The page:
It’s vitally important to know the raison d’être of a white paper before you (or your company) decides to opt for one. That said, this article should be read in conjunction with the one that follows it, viz., what benefits one can expect to have from having a white paper authored. This article precedes that, however.
Wikipedia defines a white paper as
an authoritative report or guide that informs readers concisely about a complex issue and presents the issuing body’s philosophy on the matter. It is meant to help readers understand an issue, solve a problem, or make a decision.
As with most definitions found on Wikipedia, this one is accurate, concise, and precise. I couldn’t have phrased it better. Let’s base our brief and quick article here by breaking up this definition into its constituent parts.
A white paper:
- Is an authoritative report or guide. This means that in the glut of content that we are inundated with, a white paper stands apart from all others in terms of sheer authority. It is always credentialed, and has all the required studies and research papers cited with proper references. In far fewer words, it is has all the due authority conferred upon it by virtue of being called a white paper. In fact, it wouldn’t be called a white paper if it weren’t authoritative in the first place.
- Informs the reader. The sole reason of existence for a white paper is to inform the reader. That’s the only reason, and that’s all there is to it, which is to inform. And inform it does. A white paper doesn’t talk of specific product features, it doesn’t run down the issuing entity’s competition; and it most certainly doesn’t sell. The whole point is that the reader should come away at the end of the exercise with a feeling of having being apprised on the subject matter being discussed in the white paper.
- Is concise. Paraphrasing the well-known proverb, brevity is the soul of not just wit, but also of just about any topic that is important enough to require careful consideration. A white paper author should be very economical in its use of words. There is a two-fold reason for this. Firstly, the person reading the white paper is not an everyday joe or jane; he or she is a knowledgeable professional (think, CTO or CEO); and on a complementary note, the reader too expects the white paper to match a certain level of expertise presumed of them. Secondly, the reader is pressed for time. They wouldn’t be reading the white paper if they had time on hand, would they? Think of a white paper as an executive summary on a subject matter.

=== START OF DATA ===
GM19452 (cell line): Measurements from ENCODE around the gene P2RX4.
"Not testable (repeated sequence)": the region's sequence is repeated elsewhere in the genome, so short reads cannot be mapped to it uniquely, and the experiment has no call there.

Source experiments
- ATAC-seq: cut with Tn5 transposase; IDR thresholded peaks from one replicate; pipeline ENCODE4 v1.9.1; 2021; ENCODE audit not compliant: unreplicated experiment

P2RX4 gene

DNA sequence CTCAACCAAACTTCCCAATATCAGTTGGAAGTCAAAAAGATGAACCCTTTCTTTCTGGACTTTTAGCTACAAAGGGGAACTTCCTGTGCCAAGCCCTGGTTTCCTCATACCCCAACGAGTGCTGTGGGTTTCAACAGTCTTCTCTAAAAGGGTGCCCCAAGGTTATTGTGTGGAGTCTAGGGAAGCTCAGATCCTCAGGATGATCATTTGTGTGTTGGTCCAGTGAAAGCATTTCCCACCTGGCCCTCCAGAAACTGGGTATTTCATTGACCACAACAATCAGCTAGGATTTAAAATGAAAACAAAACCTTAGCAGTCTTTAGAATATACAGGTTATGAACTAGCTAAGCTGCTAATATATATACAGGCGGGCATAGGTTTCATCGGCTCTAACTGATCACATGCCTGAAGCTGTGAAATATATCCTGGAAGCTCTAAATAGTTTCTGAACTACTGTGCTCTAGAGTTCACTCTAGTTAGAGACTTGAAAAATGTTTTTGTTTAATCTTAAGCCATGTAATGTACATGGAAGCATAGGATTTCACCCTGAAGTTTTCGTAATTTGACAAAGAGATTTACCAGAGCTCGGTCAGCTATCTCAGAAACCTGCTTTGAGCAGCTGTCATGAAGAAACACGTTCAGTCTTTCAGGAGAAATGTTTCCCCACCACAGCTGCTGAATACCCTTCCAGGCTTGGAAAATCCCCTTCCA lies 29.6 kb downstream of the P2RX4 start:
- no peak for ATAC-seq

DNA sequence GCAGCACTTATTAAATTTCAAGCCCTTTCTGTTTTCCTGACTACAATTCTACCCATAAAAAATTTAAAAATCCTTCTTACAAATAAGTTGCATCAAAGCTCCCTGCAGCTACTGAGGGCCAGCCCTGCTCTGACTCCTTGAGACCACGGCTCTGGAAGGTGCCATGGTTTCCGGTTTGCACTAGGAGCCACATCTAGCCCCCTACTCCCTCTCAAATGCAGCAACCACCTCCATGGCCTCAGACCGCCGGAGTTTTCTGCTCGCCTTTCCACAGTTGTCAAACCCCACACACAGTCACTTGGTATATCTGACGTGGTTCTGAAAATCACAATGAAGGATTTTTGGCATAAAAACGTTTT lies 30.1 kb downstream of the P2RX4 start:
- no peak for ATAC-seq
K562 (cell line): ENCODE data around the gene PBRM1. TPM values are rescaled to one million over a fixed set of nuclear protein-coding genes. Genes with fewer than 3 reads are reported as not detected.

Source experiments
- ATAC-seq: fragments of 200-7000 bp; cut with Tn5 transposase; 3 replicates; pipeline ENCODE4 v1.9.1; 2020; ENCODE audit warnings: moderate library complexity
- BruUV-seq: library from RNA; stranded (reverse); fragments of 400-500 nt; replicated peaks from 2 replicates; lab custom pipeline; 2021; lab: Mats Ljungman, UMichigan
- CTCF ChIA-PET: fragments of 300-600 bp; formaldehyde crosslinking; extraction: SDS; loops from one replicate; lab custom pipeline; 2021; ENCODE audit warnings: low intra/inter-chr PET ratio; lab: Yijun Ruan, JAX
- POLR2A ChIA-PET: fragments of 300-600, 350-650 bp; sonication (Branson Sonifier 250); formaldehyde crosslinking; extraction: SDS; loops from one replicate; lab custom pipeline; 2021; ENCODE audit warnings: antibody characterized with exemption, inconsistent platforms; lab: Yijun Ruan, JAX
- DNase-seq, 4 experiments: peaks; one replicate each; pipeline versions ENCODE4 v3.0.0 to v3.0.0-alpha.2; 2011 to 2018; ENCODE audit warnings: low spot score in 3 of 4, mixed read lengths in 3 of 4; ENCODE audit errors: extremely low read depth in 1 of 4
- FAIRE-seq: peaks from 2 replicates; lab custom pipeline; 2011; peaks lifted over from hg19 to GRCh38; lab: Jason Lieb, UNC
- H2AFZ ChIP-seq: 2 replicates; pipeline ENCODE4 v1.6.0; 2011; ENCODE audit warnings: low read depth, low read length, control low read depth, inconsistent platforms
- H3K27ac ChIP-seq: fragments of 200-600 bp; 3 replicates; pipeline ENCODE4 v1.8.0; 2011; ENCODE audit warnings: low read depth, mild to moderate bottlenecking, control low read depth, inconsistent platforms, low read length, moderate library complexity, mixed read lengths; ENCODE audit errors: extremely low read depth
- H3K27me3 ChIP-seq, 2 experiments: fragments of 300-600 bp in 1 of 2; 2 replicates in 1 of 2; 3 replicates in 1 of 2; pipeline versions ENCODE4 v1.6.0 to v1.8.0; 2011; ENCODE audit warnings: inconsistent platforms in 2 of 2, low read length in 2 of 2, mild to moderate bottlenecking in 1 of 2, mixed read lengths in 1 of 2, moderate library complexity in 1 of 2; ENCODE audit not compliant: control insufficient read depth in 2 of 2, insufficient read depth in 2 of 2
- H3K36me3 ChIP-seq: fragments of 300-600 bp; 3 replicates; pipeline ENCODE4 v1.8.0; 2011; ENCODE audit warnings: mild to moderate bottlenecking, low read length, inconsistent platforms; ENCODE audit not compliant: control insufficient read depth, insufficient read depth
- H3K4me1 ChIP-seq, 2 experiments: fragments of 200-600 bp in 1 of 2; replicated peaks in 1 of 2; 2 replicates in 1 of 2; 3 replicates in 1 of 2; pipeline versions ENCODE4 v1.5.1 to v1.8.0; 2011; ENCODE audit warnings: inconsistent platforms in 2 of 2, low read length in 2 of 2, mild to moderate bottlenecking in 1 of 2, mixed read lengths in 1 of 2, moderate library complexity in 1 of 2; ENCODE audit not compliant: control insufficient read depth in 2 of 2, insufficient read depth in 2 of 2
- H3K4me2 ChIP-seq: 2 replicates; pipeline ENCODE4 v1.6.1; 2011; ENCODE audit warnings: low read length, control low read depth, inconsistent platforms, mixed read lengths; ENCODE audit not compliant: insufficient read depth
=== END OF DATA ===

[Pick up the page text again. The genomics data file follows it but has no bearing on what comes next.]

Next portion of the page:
- Informs about a complex issue. The whole point of somebody picking up a white paper is that they want or need to understand a complex industry issue or technology. That said, I would ask you also look at the next section where I talk of a couple of other points not covered in this definition.
- Presents the issuer’s philosophy on the subject matter. A very subtle point, this effectively means that there is some amount of cultural zeitgeist that goes into the white paper. This certainly should not be taken to mean that the issuer of the white paper has a license to promote personal viewpoints, or surreptitiously and deliberately convey biases. It’s just an indication that, willy-nilly, there is bound to be some amount of industry ethos incorporated into the white paper. In that sense, the word “issuer” here is not restricted to the entity per se that is issuing the white paper; rather, it refers to the industry’s take on the subject.
- Has a specific purpose. Which is to understand an issue, solve a problem, or make a decision. The whole point of the white paper is to have the reader take a course of action based on definite and authoritative information. To reiterate, this should not be construed to mean that the issuer can become “salesy.” Rather, the entire motivation of issuing a white paper is that the reader becomes educated about the matter at hand so that they are in a better position to take the desired course of action. The question, therefore, arises: how does the issuing entity benefit from their investment in the white paper? You may want to read the subsequent article on the benefits of white papers to learn more about this.
A couple of things more to keep in mind about white papers. These are my own.
- A white paper always presents a neutral perspective. Always bear in mind that the reason for having a white paper authored is that it informs. Consequently, the white paper needs to be both non-partisan and non-product-specific. There can be no “salesy” kind of talk of any kind in the white paper.
- A white paper may mention specific products or services. This may seem to be contradicting the previous point; however, it is inevitable that the white paper also have mention of existing solutions in the market. This also entails that the author of the white paper maintain a completely neutral perspective. Sometimes this may involve describing competitor products in a favorable light, and may also have to highlight lack of particular features in one’s own product. It is therefore imperative that the issuing entity hire an external white paper writer who can maintain a neutral viewpoint at all times, and has no incentive or a conflict of interest in the matter.
- The tone has to be right. Harking back to one of the points in the previous section, the reader has a certain level of presumed expertise, and they would be expected to know their stuff. A white paper, therefore, informs about a complex industry issue without adopting a condescending tone. If the white paper talks only in jargon, it will hardly have served its stated purpose. On the other hand, if it attempts to be too simplistic, it may annoy the reader, which may end up isolating them. Maintaining the correct tone is therefore paramount.